Warpalawa(s) was a late 8th century BC (ca 730-710 BC?) Late Hittite (or Neo-Hittite) king of Tabal in south-central Anatolia (modern Turkey). The political center of this Early Iron Age regional state was probably Tuwanuwa (or Tuwana or Tuhana/ later Roman Tyana). Among other commemorative monuments, Warpalawas most notably commissioned the carving of the İvriz relief, a rock relief at the site of Ivriz near a spring, south of Tuwanuwa in the province of Konya. In the relief, he is depicted with the storm-god Tarhunzas. His attire in the relief is seen as an evidence for his kingdom's close affinity with the Phrygians. The relief is accompanied with a hieroglyphic Luwian inscription. The Tabalian king Urballa, mentioned in the Assyrian texts at the time of Tiglath-pileser III and Sargon II probably is Warpalawas.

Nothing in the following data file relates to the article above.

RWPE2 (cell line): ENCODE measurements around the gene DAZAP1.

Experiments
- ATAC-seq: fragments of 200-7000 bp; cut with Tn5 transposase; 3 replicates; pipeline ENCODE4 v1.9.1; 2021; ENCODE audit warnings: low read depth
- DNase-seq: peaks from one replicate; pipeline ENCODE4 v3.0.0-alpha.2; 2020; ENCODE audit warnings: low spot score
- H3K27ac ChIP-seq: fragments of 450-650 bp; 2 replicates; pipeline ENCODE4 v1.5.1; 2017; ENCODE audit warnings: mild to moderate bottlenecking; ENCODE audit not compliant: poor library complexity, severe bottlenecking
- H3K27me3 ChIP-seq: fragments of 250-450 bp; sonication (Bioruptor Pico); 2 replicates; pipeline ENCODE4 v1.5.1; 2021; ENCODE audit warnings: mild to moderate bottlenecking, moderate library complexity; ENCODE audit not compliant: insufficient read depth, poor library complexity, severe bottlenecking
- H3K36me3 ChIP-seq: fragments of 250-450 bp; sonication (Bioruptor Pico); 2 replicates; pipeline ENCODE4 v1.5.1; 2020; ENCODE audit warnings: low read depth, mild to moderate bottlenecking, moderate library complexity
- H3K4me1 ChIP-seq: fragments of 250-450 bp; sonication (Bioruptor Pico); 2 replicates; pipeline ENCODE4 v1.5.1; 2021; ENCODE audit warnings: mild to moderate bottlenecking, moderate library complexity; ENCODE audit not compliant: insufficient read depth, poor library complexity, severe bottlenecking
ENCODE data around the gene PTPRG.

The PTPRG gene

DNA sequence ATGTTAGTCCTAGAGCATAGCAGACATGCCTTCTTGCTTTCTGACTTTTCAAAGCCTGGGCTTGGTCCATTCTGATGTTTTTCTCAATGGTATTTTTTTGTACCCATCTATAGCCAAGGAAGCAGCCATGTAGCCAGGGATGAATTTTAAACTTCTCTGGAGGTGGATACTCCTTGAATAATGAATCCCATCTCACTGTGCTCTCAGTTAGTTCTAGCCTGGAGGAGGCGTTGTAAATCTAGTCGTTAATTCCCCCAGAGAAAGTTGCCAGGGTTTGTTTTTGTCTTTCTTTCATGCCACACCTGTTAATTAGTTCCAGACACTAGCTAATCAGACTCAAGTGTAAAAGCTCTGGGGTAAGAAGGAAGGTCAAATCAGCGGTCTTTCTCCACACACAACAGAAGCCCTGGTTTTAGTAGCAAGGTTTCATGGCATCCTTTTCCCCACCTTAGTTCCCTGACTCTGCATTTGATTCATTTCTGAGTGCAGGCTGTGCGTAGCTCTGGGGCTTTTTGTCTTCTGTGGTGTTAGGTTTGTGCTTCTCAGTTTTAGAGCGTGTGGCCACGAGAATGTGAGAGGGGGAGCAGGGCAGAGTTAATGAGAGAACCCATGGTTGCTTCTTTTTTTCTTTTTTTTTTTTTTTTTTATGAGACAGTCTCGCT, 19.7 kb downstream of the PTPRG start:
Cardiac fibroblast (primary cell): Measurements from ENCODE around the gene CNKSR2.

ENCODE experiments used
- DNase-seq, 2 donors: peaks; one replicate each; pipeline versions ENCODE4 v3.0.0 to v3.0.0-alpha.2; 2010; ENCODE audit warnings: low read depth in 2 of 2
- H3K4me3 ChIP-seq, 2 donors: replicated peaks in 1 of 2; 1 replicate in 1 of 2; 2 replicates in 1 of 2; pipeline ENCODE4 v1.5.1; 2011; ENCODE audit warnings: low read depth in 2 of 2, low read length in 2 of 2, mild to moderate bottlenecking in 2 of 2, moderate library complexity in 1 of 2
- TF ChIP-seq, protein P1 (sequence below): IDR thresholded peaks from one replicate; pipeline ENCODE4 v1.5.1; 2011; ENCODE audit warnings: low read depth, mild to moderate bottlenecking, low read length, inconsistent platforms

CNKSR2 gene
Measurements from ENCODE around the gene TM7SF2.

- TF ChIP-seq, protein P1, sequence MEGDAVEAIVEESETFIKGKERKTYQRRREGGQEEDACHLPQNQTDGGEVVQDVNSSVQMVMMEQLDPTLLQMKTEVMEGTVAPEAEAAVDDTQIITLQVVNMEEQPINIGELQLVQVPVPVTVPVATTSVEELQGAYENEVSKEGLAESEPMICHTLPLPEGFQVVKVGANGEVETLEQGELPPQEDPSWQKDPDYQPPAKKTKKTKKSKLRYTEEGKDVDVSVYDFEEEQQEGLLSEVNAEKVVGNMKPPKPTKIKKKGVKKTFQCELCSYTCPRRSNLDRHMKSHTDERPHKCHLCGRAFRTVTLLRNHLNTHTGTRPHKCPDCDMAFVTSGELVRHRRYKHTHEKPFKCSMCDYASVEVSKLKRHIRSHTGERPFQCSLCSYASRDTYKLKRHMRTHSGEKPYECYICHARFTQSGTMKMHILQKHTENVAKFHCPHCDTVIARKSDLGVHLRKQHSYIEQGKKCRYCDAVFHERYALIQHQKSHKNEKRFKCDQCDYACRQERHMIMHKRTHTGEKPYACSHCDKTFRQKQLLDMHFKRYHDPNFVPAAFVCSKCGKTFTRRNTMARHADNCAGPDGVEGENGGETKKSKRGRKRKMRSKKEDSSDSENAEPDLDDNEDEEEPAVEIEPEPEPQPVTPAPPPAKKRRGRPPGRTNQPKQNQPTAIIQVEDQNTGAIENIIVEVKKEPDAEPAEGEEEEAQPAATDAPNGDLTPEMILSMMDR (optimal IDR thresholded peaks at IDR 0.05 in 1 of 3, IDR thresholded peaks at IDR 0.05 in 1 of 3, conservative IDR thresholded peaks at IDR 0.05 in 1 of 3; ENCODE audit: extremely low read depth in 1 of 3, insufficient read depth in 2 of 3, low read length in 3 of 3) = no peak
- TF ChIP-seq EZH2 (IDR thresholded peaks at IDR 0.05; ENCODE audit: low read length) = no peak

Warpalawas, king of Tyana, prays in front of divine symbols. Detail of a stele from Bor. 8th century BC. Museum of the Ancient Orient, Istanbul
İvriz relief - Teshub (on the left) and Warpalawas


  • Melchert, H C. (ed.); 2003. The Luwians. (Leiden: Brill Publishers). ISBN 90-474-0214-6 (ebook) ISBN 90-04-13009-8 (print)
  • Hawkins, J. David; 1999. The Corpus of Hieroglyphic Luwian Inscriptions. Berlin: Walter de Gruyter. ISBN 3-11-014870-6.